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Digital news this week has been corking - nothing massive, but all very interesting and plenty that has flown under the radar.
Updates come from Google, Uber, Snapchat, Instagram, Pinterest, Twitter, Alibaba and Tencent.
Here's what you missed...
No brand social media team will be able to avoid the Olympics over the coming weeks.
But if you're in a last-minute panic, some tips I learned at the coalface in 2012 might be of help.
Ahead of the opening ceremony this Friday, Olympic excitement is building.
So, how are the biggest ads faring online?
The Olympic Games and million-dollar marketing campaigns go hand in hand.
Official sponsors like Coca-Cola and McDonald's pay mega bucks for the privilege of plastering their logos all over athletes and official Olympics merchandise.
Cadbury UK certainly made a splash when it showed up as one of the early adopters of Google Plus.
Despite its near immediate success on the platform (the brand gained 1.2m followers in a matter of months) many others have been slow to get on board with the not-so-new social network.
Now that the Paralympics has finished, let’s take a moment to reflect on the digital legacy left by London 2012, which has delivered the first truly digital Olympic and Paralympic experience.
The summer of sport saw ambitious projects from two of the main broadcasters, BBC and C4, and the rather more controversial, official London 2012 site.
And, for pretty much the first time, a range of mobile and tablet apps to support our desire to keep up to date on the move.
No-one can fail to have been inspired by the 2012 Olympics we have just witnessed. Sports men and women competing at the top of their game to win the highest prize possible in sport.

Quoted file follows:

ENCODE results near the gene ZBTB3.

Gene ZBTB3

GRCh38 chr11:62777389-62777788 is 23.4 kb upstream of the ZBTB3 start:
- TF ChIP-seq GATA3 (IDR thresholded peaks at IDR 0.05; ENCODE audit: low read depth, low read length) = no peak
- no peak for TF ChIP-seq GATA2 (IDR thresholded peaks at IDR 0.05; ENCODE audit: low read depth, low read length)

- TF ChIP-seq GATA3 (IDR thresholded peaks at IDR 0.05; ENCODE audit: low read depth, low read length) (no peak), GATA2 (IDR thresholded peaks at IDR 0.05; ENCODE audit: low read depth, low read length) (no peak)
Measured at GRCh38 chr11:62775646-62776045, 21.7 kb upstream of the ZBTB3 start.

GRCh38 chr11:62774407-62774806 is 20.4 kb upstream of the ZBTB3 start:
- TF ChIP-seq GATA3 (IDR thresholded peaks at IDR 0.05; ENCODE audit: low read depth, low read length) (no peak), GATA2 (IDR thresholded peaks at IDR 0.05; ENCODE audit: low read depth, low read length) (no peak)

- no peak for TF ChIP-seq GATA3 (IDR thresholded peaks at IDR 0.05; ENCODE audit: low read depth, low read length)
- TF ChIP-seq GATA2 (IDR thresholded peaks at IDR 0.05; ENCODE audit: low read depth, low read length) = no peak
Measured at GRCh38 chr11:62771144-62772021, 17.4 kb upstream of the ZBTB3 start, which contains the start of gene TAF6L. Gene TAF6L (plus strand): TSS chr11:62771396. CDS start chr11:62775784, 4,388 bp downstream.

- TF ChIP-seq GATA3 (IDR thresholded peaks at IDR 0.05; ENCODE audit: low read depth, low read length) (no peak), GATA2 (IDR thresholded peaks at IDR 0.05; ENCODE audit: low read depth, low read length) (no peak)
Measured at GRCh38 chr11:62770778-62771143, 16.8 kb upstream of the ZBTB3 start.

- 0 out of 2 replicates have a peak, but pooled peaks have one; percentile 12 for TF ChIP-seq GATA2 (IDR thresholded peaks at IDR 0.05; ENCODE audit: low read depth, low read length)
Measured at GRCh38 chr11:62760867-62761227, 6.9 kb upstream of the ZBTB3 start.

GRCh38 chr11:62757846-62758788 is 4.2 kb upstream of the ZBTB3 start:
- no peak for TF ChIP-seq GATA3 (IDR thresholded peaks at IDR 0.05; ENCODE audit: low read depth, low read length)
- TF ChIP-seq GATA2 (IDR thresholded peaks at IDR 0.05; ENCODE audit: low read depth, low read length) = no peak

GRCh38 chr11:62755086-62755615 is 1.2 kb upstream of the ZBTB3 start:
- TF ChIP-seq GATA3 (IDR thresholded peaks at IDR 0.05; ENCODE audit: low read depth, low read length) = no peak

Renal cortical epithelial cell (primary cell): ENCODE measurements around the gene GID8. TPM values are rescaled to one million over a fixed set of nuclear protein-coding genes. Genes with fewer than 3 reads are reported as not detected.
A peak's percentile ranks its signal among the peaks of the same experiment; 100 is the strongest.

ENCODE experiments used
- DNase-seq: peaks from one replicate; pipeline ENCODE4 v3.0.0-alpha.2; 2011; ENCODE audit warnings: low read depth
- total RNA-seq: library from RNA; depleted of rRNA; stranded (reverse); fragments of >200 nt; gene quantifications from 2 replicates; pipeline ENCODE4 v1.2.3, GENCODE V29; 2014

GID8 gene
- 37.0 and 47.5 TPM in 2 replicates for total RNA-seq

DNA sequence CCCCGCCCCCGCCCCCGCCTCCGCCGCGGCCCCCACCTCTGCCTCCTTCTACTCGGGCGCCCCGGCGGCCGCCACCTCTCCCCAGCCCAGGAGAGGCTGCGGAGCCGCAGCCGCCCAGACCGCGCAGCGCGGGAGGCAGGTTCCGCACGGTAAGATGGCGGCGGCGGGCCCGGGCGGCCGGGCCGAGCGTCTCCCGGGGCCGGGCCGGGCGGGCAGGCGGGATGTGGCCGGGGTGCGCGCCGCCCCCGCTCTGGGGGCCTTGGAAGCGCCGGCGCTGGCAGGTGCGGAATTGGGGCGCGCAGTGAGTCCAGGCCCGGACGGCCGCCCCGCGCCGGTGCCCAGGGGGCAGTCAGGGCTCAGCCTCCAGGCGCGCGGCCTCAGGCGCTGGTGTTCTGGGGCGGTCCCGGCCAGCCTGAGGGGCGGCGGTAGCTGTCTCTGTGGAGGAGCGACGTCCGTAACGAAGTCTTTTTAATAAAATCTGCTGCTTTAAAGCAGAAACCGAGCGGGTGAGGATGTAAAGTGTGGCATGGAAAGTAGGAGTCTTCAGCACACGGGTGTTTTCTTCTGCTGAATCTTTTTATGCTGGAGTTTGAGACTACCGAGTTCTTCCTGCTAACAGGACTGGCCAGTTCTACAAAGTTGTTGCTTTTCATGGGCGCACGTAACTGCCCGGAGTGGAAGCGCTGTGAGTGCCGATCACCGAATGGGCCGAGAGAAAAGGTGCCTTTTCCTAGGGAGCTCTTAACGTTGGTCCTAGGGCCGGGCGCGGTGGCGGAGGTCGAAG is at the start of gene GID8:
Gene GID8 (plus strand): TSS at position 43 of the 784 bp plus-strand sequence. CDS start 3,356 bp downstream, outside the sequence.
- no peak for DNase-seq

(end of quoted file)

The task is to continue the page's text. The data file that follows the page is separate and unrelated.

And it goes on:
They invest years preparing for the moment they go for gold. It is humbling and also motivating to witness that determination to be the best.
While reflecting on the efforts of the Olympic athletes, I believe there are some parallels with brands. Here are three of them...
Nike managed to outperform official Olympic sponsor Adidas on social media during the Games, generating more tweets and pulling in more new Facebook fans.
However Adidas had the last laugh, as it achieved a much bigger spike in traffic during the two weeks.
Non-sponsor Nike was particularly visible around London during the Olympics with a campaign that celebrated everyday athletes. It bought up hundreds of billboards around the city and on the tube featuring the hashtag ‘#findgreatness’.
Adidas, which spent tens of millions of pounds to be an official sponsor, ran a campaign featuring Team GB athletes and the hashtag ‘#takethestage’.
If you're an avid user of popular social media sites, there's a decent chance you've been exposed to the significant criticism that's been leveled at NBC over its tape-delayed coverage of the Olympics.
While the media giant is live streaming events online, NBC's rationale for airing the biggest events on a broadcast tape delay is simple: it can earn far more advertising dollars by capturing prime time eyeballs. That's important given that NBC isn't guaranteed to make a profit from the Olympics given the costs associated with airing them.
I also heard on Five Live yesterday that, though more tickets are being released to fill in the empty spaces seen at venues, people can't just turn up on the day, they need to book online.
This means they have to face one of the worst ticketing websites ever...
If you have searched for information around the Olympics online then it’s likely you will have come across Google’s new interface that contains a huge amount of information about the Games.
It is essentially a giant Olympics website containing thousands of pages that are integrated into the SERPs.
As highlighted by marketing consultant Dan Barker in his blog post, Google delivers so much information that it removes much of the reason for searchers to visit the official London 2012 site and broadcaster sites.